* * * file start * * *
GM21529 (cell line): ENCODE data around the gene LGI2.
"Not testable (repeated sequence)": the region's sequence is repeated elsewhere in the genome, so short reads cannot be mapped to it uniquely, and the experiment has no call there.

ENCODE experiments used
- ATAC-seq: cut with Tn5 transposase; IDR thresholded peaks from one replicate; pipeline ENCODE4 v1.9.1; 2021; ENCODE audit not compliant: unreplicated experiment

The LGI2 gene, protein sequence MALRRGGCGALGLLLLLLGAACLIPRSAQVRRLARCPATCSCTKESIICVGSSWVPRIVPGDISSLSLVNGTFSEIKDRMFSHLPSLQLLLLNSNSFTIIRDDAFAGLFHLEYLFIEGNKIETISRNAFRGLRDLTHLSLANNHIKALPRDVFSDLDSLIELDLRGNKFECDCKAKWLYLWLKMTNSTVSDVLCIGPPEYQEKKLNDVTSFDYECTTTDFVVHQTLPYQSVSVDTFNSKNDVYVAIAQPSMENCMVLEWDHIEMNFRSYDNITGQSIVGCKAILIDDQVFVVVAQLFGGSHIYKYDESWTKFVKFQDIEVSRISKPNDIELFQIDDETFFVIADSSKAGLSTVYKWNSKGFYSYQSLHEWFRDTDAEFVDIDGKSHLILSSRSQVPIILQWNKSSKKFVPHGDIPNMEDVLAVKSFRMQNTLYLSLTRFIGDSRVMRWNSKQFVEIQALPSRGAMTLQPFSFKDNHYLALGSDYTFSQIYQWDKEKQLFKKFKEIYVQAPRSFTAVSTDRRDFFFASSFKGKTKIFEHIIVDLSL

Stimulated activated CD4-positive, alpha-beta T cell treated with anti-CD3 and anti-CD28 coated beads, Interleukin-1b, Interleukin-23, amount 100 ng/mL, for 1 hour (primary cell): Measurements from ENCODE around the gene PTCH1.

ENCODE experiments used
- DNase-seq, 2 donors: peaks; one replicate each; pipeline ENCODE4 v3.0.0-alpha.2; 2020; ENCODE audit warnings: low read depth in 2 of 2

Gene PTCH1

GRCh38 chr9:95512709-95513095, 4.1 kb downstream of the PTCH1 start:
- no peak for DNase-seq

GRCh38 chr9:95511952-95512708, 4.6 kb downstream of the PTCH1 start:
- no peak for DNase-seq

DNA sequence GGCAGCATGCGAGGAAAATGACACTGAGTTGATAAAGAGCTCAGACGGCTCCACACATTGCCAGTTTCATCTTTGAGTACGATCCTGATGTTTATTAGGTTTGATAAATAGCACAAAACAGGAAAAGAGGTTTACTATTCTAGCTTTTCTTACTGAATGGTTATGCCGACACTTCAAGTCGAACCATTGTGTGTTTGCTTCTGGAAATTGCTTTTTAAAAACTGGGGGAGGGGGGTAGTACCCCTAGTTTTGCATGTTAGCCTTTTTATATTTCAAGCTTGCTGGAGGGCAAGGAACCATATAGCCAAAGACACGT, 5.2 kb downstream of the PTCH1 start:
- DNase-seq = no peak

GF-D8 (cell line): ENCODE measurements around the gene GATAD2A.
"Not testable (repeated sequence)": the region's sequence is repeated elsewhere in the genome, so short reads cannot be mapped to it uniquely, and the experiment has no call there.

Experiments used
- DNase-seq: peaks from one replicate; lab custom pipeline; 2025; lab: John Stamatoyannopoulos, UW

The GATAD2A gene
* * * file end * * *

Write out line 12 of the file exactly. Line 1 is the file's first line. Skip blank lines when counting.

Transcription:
GRCh38 chr9:95511952-95512708, 4.6 kb downstream of the PTCH1 start: